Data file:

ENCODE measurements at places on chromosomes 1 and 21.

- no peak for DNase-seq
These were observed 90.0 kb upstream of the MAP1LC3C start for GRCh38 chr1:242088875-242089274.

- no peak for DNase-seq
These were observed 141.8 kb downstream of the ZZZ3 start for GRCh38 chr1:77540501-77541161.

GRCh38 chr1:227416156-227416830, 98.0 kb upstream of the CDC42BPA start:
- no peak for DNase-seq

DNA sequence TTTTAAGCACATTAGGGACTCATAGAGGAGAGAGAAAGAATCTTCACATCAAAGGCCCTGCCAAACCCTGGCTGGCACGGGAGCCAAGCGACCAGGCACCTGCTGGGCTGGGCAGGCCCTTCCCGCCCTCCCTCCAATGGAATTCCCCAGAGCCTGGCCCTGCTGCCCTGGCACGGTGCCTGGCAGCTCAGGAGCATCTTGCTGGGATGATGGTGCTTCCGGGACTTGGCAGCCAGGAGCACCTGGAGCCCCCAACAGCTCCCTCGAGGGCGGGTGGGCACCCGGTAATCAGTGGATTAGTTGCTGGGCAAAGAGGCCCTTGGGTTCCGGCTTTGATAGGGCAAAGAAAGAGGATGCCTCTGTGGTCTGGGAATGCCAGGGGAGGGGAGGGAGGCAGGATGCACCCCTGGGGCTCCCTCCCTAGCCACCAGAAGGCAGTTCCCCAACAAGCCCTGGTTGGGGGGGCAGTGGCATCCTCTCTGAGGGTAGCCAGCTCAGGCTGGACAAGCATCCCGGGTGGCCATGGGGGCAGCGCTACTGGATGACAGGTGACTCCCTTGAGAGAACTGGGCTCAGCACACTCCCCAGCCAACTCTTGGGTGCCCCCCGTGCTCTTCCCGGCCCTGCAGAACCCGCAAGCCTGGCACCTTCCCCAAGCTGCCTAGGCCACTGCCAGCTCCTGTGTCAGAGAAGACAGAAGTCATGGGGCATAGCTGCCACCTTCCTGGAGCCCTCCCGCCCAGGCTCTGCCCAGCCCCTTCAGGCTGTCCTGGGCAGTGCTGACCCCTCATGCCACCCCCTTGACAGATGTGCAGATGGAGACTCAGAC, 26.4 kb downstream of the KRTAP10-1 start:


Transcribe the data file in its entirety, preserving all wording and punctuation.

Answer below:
ENCODE measurements at places on chromosomes 1 and 21.

- no peak for DNase-seq
These were observed 90.0 kb upstream of the MAP1LC3C start for GRCh38 chr1:242088875-242089274.

- no peak for DNase-seq
These were observed 141.8 kb downstream of the ZZZ3 start for GRCh38 chr1:77540501-77541161.

GRCh38 chr1:227416156-227416830, 98.0 kb upstream of the CDC42BPA start:
- no peak for DNase-seq

DNA sequence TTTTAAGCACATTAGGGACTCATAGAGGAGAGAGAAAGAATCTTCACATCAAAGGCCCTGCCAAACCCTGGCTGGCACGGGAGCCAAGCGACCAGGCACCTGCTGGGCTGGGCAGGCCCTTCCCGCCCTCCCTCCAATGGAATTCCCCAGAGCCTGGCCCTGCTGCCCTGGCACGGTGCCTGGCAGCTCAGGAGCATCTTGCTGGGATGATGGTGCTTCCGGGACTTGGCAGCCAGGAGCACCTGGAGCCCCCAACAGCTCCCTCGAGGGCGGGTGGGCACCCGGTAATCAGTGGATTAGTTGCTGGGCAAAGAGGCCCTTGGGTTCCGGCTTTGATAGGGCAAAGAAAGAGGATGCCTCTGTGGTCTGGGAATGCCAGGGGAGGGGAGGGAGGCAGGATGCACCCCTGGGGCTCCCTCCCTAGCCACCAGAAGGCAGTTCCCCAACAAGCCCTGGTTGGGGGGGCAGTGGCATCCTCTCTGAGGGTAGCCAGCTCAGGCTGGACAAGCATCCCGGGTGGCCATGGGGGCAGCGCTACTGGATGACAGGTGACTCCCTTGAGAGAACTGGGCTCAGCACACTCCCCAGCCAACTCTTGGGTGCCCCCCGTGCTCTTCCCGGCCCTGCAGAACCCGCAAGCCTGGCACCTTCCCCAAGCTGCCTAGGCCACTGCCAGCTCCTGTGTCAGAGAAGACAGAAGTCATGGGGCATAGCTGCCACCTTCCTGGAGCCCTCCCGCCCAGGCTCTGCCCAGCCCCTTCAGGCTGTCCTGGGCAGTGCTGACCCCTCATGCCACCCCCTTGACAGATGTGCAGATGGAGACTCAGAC, 26.4 kb downstream of the KRTAP10-1 start: